Candidate questions board’s openness


MILFORD – Of the four people vying for two seats on the Milford School Board, only one is criticizing the way the new superintendent of schools was hired.

Dr. Jessica Huizenga was hired last year after serving as Milford’s interim superintendent for a few months. Holleigh Ciardelli Tlapa, who started a write-in campaign shortly after the filing period closed, questions the board’s hiring process as well as some of the superintendent’s decisions.

“I believe our new superintendent has some terrific ideas, but many residents feel blindsided by the way she was hired,” without input from the community, said Tlapa in an email.

When he announced Huizenga’s appointment in September, board Chairman Ron Carvell said the board was skipping a time-consuming and costly search because board members were impressed by her “energy, determination and deep devotion to excellence in education.”

Incumbent Len Mannino has served on the board since 2006, and he defended the hiring process, saying it is “a primary function of the School Board, of which the members are elected and representative of the community. Board meetings are open to the public, televised, and reported on by an independent press.”


Since she was hired, Mannino said, Huizenga, “continued strengthening new relationships by engaging and partnering with business leaders; civic leaders; faith based leaders; state representatives; members of industry, business, parents, students, teachers and administration.”

The other incumbent, Bob Willette, a 13-year school board veteran, also disagrees that residents were blindsided, saying in an email that the school board has been very transparent.

“One the many responsibilities entrusted to the school board by the townspeople is the hiring of the superintendent,” he said in an email. “All school board meetings are public, and residents are encouraged to attend and voice opinions and concerns. To be transparent and in compliance with state law, board meeting agendas are posted in advance and the public is encouraged to participate. Furthermore, Dr. Huizinga was available at six school board meetings prior to being offered a contract, at which time the public had the opportunity to meet and voice questions and concerns.”

Candidate Michael Hannon, a member of the school budget committee and a lacrosse coach, said in a phone interview that he understands that residents want the hiring process to be done as it has in the past, but he also understands that the board was under time constraints, and to hire someone with Huizenga’s knowledge and experience they had to act fast.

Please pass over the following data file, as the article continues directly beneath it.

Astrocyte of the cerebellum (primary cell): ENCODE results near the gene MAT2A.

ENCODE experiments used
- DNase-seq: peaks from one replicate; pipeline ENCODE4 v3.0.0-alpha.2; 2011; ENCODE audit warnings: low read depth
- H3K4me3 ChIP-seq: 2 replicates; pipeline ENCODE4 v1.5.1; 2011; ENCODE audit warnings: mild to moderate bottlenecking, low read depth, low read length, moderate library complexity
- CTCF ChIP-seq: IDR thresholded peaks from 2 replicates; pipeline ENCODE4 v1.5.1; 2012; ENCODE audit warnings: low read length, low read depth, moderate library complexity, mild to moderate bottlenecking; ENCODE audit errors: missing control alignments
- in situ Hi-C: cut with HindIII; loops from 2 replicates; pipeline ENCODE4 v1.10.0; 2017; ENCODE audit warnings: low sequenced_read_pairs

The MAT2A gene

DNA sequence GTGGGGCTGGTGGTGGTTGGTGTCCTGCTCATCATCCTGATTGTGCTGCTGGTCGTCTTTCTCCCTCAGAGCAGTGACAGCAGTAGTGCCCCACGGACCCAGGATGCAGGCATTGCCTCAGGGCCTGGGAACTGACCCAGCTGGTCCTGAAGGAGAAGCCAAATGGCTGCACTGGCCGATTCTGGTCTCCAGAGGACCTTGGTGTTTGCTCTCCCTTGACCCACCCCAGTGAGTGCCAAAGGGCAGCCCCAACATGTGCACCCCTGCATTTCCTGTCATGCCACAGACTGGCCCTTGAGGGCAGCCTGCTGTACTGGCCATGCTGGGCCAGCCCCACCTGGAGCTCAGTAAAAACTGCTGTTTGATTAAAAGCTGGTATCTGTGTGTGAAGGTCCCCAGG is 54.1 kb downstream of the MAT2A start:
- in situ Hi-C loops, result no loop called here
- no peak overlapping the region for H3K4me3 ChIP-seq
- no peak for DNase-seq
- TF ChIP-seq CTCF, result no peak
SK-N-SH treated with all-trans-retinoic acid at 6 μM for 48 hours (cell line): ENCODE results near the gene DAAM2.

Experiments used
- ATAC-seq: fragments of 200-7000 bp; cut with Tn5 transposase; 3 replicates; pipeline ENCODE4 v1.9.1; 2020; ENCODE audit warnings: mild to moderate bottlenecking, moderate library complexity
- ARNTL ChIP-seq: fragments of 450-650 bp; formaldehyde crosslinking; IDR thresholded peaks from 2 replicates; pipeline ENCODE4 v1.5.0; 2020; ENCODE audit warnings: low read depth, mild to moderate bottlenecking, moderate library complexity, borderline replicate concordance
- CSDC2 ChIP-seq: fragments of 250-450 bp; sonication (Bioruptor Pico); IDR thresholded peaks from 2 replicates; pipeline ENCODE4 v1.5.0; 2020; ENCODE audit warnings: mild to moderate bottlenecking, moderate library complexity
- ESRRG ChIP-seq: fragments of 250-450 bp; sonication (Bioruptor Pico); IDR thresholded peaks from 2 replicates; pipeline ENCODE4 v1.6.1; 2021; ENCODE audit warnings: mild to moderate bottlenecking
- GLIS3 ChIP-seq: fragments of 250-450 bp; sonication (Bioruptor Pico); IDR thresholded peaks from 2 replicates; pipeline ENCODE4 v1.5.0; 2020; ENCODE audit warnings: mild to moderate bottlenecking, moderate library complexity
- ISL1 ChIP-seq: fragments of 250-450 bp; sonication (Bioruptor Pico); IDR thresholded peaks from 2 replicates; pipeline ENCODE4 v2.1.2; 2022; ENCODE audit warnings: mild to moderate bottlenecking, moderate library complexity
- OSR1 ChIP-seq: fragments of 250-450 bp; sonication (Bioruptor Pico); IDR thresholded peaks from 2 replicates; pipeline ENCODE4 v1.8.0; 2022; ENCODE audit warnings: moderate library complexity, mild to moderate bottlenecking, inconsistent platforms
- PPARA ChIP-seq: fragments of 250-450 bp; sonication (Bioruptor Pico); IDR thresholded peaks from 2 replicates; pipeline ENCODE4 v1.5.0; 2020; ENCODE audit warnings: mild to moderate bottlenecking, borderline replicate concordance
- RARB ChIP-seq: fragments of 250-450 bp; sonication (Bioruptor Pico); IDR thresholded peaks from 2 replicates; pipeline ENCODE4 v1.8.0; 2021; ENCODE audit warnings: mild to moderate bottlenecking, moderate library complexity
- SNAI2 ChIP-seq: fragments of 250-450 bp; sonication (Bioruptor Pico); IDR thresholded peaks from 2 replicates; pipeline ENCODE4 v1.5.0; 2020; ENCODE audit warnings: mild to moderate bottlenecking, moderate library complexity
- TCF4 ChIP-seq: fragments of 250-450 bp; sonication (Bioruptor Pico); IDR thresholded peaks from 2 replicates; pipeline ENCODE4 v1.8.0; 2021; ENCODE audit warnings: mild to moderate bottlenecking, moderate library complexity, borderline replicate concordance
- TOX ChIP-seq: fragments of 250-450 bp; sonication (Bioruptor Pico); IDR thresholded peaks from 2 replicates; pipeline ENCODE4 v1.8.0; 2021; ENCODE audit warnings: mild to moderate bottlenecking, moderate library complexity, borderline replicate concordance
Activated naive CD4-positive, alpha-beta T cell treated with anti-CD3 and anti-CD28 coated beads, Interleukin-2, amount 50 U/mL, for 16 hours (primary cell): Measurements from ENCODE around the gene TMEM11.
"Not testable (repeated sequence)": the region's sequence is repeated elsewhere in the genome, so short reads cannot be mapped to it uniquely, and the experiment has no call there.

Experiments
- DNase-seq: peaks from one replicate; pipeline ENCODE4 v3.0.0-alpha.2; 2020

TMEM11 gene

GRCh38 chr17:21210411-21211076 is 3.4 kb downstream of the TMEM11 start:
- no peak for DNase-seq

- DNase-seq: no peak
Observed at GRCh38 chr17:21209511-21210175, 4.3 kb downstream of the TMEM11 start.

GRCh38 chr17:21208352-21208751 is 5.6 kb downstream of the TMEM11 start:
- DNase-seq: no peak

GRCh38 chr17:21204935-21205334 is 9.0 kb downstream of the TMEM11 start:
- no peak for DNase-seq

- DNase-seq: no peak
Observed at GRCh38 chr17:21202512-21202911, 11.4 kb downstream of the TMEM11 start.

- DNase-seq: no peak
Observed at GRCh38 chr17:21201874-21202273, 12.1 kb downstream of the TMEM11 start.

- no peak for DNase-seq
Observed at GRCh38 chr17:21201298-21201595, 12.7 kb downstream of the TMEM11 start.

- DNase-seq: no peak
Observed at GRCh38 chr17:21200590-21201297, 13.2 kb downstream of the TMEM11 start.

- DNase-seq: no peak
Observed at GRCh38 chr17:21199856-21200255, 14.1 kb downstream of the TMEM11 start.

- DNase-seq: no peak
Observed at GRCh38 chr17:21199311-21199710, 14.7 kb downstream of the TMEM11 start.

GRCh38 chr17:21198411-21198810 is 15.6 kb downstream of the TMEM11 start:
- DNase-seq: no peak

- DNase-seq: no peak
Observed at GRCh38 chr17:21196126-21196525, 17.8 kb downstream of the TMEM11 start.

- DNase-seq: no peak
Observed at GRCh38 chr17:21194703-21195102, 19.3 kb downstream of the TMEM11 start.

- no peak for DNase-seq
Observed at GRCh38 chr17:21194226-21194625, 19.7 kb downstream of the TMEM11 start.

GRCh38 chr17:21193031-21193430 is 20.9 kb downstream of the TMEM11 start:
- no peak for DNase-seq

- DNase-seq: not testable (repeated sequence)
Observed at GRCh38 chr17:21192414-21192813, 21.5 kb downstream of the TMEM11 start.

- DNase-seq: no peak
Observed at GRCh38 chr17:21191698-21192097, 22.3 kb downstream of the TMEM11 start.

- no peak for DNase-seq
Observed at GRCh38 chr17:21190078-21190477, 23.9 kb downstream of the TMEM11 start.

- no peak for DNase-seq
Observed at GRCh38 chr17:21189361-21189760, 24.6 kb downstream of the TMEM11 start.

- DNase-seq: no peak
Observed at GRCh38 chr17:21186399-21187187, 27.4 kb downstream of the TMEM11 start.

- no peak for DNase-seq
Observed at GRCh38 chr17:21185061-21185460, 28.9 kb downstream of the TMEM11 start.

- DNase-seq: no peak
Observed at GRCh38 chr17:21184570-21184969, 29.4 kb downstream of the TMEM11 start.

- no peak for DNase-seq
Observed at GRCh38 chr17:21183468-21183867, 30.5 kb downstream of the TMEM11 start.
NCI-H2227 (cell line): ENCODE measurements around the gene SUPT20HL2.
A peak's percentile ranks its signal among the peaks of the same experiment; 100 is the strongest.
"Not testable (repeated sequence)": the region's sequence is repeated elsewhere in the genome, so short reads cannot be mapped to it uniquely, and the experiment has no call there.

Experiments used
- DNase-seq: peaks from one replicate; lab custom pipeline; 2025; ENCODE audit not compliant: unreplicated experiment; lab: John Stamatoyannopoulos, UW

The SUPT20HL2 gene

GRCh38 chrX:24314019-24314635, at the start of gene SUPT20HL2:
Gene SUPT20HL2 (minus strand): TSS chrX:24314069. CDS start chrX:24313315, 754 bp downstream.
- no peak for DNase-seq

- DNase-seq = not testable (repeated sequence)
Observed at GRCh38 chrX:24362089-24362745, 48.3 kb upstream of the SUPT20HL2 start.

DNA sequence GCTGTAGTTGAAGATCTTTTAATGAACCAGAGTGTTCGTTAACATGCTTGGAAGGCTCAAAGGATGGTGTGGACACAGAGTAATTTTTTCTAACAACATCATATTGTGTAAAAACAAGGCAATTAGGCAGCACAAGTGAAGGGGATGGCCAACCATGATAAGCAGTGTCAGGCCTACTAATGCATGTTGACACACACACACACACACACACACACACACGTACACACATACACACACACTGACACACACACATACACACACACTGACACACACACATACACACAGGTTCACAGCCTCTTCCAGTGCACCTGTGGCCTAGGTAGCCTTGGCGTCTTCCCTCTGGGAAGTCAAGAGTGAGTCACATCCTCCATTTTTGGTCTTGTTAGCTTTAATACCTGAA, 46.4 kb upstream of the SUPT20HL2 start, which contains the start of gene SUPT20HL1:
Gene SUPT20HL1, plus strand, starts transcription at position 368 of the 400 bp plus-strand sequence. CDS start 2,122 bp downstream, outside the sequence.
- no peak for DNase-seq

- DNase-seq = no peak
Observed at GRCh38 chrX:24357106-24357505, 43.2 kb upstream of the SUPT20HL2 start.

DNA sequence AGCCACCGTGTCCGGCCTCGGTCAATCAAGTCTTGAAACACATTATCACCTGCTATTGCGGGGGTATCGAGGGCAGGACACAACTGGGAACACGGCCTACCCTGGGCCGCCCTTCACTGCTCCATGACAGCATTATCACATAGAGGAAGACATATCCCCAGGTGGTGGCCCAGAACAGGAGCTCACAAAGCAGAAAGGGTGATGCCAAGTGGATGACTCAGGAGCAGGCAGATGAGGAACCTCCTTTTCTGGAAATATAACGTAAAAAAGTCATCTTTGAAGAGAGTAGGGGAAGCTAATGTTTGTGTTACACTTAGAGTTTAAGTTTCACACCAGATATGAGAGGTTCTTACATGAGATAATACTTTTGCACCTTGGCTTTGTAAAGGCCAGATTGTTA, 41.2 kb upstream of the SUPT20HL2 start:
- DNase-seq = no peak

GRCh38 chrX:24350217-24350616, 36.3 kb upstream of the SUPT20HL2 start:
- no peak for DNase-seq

“We put board members in positions to make decisions, and we have to trust them,” he said.


The two incumbents have been generally supportive of the wide-ranging changes the superintendent has made over the past six months. Hannon sees Huizenga as having a vision for the schools, and the big picture is becoming clearer to him.

“I don’t like to see teacher cuts,” he said, and his biggest worry is having sufficient resources at the high school, but “we do need some changes to move from very good, to the best of the best,” he said.

Tlapa said she decided to join the school board race after noticing “a sense of unease among staff and students alike over the course of this past academic year. I became concerned with the direction our district is taking, in the sense that it is beginning to focus more like a corporate entity, and less like an educational powerhouse.”

In a statement, Tlapa, who has a child in each of the four schools and works as a business teacher at Souhegan High School, proposed changes to Milford’s teacher compensation system and suggests methods of combating vaping and bullying. She supports the continuing focus on career education and strategic planning, moving to an hours-based academic calendar and exploring start-time changes.

Kathy Cleveland can be reached at 673-3100 or